Lives in the Yiddish Theatre


Joseph Brody


B. was born on 12 February 1877 in Lechovitz, Minsk Gubernia, White Russia. His father was a tailor. He learned in a cheder. In 1887 his father immigrated to America, and B. entered into a yeshiva in Slonim, where he learned for six years, and he ate "daily". He had a voice, and he manifested a great desire for music, he used to in the summer follow the shows of the military orchestras that used to perform in Slonim's park. When cantors came to Slonim as a test,  B. stopped his studies and became a choir boy. The cantor Moshe Bass took him with him to Bialystok, where Brody sang in Zabludovsky's shul until the conductor Berman made him his assistant, and he learned from him the theory of music. There Brody learned with Russian and Hebrew teachers.

B. lost his voice and took to writing cantorial compositions. As such he had written "in khmud" for Cantor Roitman, then B. became engaged to Cantor Kahane in Vilna as a conductor. Then in the same post he went to Cantor Yoel Zelig in Pinsk.

Due to military conscription in 1895, B. was sent over to America by his father, and here he worked for a short time with Cantor Kuper, traveling to Philadelphia, where he conducted in the synagogue on Forsythe Street until Morris Finkel, opened a Yiddish theatre on Arch Street, and he engaged him as a conductor.

After being there for two years, B. became engaged by Kessler, who guest-starred ther from New York's Thalia Theatre, where he wrote his first composition for a theatre piece ("Khfni un pinchas," or, "Rukhl", or "Dgl mkhnh yehudah") by M. A. Sharkansky. B. was associated with Kessler for twenty-two years, then for two years in the People's Theatre (Schulman and Rovinger), two years at the Liberty, and one year at the Hopkinson Theatre as a conductor and composer.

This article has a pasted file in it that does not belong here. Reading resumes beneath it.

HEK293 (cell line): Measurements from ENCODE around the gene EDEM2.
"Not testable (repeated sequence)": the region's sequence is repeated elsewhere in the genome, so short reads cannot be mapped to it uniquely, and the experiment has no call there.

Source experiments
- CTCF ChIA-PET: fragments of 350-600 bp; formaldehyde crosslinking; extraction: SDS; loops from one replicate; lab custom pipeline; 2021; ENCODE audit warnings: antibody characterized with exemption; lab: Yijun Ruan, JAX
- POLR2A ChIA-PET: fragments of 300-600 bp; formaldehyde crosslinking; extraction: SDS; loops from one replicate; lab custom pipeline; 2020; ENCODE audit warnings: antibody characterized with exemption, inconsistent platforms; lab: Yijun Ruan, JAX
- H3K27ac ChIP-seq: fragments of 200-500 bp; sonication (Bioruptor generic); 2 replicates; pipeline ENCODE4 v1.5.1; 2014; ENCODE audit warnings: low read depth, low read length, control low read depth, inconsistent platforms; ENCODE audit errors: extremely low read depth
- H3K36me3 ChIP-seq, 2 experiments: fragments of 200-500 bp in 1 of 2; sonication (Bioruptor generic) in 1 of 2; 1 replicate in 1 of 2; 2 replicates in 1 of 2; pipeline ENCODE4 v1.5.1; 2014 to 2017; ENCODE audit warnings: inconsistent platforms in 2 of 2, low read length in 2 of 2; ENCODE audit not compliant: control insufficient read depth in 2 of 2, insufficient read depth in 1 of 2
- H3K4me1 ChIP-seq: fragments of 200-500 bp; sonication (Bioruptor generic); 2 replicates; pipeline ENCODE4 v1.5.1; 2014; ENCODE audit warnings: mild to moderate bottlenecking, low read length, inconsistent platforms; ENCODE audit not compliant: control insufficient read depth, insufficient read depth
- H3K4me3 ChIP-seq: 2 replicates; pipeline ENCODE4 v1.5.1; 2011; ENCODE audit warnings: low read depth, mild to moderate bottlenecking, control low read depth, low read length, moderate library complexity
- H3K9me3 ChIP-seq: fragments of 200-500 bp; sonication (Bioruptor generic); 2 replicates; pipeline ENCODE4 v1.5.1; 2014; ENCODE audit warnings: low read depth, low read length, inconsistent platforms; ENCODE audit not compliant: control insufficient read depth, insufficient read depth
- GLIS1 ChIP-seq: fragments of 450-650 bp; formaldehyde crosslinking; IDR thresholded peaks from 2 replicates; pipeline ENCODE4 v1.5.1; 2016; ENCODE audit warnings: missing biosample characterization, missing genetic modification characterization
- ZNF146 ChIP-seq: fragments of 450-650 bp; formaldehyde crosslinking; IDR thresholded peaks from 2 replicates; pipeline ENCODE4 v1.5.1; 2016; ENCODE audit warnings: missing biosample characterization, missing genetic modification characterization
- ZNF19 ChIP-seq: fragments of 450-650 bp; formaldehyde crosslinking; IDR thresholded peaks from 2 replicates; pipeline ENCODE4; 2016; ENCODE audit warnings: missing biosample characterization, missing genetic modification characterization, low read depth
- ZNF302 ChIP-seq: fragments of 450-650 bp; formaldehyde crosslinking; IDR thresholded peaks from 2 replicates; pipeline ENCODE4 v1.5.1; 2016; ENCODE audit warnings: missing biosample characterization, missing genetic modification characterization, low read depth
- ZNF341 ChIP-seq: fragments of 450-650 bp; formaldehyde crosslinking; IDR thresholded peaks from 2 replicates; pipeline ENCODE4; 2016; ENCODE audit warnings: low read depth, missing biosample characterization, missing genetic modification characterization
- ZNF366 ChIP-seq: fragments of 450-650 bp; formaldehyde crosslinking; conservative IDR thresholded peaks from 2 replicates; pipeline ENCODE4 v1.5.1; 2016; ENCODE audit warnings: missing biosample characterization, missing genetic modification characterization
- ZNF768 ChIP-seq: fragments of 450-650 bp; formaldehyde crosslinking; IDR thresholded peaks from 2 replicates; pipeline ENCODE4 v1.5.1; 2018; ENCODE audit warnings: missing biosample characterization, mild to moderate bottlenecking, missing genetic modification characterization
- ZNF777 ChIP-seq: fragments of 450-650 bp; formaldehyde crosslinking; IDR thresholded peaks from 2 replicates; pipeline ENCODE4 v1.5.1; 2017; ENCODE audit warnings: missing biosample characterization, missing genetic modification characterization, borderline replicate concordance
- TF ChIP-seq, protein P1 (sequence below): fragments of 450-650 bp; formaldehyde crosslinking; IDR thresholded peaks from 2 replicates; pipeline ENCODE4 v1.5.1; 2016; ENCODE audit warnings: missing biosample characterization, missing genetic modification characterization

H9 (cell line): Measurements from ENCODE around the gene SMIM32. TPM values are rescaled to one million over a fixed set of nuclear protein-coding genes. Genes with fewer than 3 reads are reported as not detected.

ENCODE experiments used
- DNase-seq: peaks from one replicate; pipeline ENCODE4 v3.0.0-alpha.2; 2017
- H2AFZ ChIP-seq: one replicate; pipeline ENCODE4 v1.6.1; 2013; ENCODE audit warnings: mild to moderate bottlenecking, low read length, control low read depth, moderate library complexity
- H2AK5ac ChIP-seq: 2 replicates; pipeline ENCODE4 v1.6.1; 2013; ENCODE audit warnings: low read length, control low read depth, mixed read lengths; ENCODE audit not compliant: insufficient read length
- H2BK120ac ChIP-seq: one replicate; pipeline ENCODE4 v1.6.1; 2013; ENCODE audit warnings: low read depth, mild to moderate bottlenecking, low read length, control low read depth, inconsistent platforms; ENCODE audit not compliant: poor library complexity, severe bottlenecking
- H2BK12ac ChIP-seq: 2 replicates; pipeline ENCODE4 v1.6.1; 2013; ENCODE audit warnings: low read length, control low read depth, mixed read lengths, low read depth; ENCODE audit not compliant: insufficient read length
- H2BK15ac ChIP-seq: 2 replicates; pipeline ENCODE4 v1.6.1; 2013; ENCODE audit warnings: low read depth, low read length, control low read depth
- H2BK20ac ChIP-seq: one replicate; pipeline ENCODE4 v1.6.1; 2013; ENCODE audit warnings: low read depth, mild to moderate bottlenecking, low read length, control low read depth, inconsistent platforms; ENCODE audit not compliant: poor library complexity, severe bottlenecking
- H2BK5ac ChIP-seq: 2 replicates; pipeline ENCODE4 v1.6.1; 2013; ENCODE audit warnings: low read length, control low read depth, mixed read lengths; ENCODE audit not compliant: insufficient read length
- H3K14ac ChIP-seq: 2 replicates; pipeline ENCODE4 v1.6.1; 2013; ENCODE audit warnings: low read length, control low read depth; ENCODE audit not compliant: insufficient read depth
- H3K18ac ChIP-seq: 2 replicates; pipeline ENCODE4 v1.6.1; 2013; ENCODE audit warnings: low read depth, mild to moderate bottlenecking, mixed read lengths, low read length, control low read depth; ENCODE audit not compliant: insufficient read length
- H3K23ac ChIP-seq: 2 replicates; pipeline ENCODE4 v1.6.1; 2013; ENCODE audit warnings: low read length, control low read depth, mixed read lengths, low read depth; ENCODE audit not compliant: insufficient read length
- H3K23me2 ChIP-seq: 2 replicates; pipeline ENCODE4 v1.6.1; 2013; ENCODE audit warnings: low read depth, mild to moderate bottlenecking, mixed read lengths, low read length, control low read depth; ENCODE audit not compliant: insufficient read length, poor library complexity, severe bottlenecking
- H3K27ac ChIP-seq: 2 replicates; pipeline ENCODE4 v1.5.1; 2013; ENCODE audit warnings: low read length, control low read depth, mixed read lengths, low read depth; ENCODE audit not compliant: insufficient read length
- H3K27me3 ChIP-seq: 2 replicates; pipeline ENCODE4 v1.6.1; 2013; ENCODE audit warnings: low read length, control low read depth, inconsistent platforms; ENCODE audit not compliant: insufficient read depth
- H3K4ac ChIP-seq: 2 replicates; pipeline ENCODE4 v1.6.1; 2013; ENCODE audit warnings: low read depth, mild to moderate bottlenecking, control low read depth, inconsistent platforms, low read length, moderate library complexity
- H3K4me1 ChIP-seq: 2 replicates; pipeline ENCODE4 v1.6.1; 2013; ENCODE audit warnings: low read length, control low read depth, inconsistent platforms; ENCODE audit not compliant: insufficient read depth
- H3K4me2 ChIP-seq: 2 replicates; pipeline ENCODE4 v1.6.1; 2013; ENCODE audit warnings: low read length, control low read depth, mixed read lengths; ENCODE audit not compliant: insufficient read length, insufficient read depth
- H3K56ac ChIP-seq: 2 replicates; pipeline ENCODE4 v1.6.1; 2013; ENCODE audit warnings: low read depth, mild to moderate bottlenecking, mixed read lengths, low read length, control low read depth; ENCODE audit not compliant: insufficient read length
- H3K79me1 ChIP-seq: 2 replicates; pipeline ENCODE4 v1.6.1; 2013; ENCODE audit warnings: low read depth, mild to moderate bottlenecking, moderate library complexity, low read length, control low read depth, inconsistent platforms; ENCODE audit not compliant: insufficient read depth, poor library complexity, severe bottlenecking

B. composed music more than sixty plays, including "Di sheyne trim" by Gordin, "Khtr mlkhut" by Terr, "Di yidn in brazilye" by Hermalin, "La mit a alf" by Khts, "Der krbn" by Hororwitz, "Yehudis di tsveyte," "Dos yidishe harts," "Yum htufh" and, "An amter freynt" by Lateiner.

Especially popularly sung was B.'s  composition "Mzmur ldud" in Gordin's "God, Man and Devil," and his synagogue number "Al tshlikhnu" and "Adm isudu mefr" in "Yom htufh."

M. E.

  •  A. Frumkin -- Elterer dur or der amt'er teater-oylem", Morning Journal, 30 March 1928.






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Adapted from the original Yiddish text found within the  "Lexicon of the Yiddish Theatre" by Zalmen Zylbercweig, Volume 1, page 240.

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